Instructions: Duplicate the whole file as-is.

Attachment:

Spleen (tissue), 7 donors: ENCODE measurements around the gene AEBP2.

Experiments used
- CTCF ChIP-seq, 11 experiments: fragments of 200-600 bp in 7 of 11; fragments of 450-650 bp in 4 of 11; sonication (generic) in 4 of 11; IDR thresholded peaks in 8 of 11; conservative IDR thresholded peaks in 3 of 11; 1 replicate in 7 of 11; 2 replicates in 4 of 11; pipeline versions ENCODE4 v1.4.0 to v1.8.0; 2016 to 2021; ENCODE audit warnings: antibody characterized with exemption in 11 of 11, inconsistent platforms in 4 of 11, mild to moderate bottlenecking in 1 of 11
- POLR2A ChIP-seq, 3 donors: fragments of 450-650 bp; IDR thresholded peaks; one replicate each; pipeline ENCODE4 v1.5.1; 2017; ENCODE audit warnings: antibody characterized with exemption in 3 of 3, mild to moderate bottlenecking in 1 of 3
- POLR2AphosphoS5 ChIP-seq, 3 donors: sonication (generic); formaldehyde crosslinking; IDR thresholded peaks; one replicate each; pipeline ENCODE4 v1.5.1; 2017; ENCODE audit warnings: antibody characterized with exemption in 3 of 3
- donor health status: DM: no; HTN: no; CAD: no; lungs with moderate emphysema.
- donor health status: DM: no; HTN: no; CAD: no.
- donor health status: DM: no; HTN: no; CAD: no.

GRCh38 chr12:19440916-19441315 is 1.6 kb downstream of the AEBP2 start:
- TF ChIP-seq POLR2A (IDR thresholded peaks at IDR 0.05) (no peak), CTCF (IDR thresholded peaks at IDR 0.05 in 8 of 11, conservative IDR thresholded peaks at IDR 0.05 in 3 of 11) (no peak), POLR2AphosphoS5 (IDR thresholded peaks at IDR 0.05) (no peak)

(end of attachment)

Spleen (tissue), 7 donors: ENCODE measurements around the gene AEBP2.

Experiments used
- CTCF ChIP-seq, 11 experiments: fragments of 200-600 bp in 7 of 11; fragments of 450-650 bp in 4 of 11; sonication (generic) in 4 of 11; IDR thresholded peaks in 8 of 11; conservative IDR thresholded peaks in 3 of 11; 1 replicate in 7 of 11; 2 replicates in 4 of 11; pipeline versions ENCODE4 v1.4.0 to v1.8.0; 2016 to 2021; ENCODE audit warnings: antibody characterized with exemption in 11 of 11, inconsistent platforms in 4 of 11, mild to moderate bottlenecking in 1 of 11
- POLR2A ChIP-seq, 3 donors: fragments of 450-650 bp; IDR thresholded peaks; one replicate each; pipeline ENCODE4 v1.5.1; 2017; ENCODE audit warnings: antibody characterized with exemption in 3 of 3, mild to moderate bottlenecking in 1 of 3
- POLR2AphosphoS5 ChIP-seq, 3 donors: sonication (generic); formaldehyde crosslinking; IDR thresholded peaks; one replicate each; pipeline ENCODE4 v1.5.1; 2017; ENCODE audit warnings: antibody characterized with exemption in 3 of 3
- donor health status: DM: no; HTN: no; CAD: no; lungs with moderate emphysema.
- donor health status: DM: no; HTN: no; CAD: no.
- donor health status: DM: no; HTN: no; CAD: no.

GRCh38 chr12:19440916-19441315 is 1.6 kb downstream of the AEBP2 start:
- TF ChIP-seq POLR2A (IDR thresholded peaks at IDR 0.05) (no peak), CTCF (IDR thresholded peaks at IDR 0.05 in 8 of 11, conservative IDR thresholded peaks at IDR 0.05 in 3 of 11) (no peak), POLR2AphosphoS5 (IDR thresholded peaks at IDR 0.05) (no peak)